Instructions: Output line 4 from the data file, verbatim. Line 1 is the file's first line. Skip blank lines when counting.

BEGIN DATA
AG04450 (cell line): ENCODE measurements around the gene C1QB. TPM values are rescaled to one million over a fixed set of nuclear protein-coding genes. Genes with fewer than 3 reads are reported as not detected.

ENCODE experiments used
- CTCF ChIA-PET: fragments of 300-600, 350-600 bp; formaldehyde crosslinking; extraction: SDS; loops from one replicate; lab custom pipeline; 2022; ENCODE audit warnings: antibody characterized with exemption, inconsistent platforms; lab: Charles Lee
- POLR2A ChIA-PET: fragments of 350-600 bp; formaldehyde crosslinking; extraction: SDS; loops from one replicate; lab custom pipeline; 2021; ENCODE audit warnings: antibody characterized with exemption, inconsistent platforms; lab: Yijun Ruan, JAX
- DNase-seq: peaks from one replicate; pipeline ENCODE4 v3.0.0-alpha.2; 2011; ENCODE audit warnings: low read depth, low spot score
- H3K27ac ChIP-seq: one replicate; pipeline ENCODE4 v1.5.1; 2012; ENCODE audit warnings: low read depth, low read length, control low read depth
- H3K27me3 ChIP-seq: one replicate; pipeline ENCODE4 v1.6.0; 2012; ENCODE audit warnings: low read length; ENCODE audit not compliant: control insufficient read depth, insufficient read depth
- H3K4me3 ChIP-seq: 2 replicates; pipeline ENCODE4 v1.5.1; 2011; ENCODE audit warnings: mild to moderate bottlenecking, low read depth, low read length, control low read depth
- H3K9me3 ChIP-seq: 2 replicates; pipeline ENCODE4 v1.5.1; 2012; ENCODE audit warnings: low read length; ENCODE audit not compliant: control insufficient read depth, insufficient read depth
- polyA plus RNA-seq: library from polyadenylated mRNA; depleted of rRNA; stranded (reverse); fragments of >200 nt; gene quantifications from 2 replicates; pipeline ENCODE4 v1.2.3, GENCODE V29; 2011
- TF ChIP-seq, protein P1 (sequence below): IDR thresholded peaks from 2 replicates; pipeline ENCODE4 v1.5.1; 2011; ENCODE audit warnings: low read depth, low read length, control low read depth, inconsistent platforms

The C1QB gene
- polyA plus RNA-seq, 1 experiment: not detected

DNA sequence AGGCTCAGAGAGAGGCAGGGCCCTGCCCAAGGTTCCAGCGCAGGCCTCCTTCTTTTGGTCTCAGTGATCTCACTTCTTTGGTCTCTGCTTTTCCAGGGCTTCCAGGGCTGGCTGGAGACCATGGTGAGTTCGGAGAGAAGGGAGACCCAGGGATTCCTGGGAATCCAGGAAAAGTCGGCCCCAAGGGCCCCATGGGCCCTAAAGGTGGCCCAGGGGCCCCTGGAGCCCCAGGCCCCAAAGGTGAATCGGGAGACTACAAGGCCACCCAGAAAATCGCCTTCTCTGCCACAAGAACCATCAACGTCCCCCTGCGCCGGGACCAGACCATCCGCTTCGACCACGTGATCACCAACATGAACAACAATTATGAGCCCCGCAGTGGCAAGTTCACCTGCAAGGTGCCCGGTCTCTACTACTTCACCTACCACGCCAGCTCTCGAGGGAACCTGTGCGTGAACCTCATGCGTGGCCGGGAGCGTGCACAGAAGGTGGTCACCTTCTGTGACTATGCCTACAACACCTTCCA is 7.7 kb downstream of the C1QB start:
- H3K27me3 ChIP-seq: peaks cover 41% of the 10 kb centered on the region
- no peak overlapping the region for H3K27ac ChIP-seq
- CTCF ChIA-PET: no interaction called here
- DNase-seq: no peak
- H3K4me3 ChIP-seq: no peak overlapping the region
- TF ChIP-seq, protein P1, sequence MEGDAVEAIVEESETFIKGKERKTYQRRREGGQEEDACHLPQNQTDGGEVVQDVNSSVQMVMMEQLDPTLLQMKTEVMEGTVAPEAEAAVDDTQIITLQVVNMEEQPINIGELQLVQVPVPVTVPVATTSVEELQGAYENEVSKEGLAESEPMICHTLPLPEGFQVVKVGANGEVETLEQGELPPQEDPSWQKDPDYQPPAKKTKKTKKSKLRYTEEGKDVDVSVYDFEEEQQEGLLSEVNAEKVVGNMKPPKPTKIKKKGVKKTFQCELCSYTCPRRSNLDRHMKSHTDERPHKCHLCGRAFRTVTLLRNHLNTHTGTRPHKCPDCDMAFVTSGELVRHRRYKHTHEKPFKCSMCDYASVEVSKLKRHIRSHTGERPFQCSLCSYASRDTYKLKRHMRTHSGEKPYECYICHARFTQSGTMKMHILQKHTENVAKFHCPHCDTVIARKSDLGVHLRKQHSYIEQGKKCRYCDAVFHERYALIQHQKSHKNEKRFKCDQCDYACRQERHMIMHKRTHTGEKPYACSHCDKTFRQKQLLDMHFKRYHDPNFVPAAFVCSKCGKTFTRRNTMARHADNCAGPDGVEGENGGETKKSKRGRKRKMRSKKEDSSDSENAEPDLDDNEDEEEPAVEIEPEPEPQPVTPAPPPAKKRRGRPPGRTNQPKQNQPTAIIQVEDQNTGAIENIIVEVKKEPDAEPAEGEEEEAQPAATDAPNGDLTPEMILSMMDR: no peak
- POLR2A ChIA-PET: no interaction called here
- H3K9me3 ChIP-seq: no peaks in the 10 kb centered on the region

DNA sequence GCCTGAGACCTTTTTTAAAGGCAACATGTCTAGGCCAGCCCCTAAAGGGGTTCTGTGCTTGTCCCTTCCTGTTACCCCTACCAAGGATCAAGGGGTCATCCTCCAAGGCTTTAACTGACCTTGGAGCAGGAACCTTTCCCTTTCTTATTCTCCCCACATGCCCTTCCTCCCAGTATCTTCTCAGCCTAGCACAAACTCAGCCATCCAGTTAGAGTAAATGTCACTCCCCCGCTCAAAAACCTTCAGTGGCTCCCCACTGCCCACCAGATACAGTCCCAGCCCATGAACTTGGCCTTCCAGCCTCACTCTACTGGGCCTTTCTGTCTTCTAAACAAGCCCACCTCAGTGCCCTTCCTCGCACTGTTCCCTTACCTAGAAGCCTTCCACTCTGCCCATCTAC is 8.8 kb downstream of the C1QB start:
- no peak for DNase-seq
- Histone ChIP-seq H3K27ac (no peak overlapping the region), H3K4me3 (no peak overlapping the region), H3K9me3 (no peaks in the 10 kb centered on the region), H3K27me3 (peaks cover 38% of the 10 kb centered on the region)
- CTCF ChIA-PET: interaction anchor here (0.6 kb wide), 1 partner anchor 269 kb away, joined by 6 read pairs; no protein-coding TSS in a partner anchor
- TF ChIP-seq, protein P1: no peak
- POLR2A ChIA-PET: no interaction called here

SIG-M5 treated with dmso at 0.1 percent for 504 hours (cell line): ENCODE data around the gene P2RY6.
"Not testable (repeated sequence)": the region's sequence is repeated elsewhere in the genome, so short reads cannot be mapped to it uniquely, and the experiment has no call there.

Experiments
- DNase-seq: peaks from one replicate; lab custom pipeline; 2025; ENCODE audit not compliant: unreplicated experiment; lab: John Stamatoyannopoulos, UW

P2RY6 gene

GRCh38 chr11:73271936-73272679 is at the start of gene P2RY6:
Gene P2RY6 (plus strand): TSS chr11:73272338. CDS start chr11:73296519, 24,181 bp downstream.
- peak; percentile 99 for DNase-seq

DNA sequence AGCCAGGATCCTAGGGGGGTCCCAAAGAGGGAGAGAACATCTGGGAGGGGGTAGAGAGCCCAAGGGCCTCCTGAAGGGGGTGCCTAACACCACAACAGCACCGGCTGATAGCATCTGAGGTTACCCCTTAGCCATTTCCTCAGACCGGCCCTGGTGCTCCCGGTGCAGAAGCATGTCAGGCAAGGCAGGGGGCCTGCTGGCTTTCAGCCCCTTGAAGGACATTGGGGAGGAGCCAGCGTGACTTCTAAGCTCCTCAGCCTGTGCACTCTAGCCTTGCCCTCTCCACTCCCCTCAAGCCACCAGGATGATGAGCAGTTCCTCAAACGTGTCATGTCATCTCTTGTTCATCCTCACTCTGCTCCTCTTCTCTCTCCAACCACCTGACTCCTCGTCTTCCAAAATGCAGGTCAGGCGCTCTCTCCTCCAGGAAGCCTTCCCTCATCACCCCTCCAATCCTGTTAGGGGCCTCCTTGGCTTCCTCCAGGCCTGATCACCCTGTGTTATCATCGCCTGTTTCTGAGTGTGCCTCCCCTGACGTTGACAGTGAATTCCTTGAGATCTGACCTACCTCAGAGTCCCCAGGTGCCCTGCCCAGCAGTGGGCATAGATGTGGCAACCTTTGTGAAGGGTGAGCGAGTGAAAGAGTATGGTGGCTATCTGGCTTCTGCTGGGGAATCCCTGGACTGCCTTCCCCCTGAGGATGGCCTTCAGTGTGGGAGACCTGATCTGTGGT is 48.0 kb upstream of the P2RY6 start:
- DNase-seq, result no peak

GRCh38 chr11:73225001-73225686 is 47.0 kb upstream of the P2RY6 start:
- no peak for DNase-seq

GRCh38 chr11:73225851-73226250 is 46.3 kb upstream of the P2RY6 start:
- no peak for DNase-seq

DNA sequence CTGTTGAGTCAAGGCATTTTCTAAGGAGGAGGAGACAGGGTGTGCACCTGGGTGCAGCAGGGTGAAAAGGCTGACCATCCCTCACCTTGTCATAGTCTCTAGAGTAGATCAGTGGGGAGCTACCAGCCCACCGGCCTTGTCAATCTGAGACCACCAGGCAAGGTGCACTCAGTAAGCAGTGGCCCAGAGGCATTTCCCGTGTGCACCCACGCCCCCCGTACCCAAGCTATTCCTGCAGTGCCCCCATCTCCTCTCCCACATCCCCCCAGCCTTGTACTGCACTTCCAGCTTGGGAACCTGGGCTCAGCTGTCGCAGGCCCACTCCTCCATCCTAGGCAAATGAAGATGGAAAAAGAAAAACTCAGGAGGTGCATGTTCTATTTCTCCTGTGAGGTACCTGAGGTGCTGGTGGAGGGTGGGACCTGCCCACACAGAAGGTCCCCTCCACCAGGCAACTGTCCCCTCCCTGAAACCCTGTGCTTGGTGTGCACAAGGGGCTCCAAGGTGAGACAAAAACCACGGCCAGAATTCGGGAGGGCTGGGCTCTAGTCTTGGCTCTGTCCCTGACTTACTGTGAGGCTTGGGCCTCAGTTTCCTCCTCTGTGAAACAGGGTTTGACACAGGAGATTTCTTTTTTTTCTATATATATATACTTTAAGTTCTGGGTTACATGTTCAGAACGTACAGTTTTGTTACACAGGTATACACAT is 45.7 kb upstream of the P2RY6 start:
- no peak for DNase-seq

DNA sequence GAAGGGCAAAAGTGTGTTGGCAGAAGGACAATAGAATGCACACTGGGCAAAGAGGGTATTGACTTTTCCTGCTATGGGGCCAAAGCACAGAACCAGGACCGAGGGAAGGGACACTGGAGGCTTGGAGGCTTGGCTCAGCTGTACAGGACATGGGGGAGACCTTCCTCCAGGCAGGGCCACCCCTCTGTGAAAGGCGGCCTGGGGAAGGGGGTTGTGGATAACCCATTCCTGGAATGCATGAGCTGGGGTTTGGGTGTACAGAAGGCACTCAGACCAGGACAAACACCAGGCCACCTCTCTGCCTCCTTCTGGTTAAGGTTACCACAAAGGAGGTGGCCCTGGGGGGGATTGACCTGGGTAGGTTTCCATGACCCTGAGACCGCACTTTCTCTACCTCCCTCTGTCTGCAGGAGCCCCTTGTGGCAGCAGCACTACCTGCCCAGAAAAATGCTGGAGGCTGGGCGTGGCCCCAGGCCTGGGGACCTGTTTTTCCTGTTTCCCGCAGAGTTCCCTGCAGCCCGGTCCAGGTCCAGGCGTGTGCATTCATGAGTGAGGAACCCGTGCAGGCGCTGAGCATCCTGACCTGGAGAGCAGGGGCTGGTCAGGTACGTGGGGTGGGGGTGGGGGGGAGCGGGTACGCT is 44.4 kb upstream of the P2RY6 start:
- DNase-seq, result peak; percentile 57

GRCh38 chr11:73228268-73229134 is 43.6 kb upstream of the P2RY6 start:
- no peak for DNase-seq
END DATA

- POLR2A ChIA-PET: fragments of 350-600 bp; formaldehyde crosslinking; extraction: SDS; loops from one replicate; lab custom pipeline; 2021; ENCODE audit warnings: antibody characterized with exemption, inconsistent platforms; lab: Yijun Ruan, JAX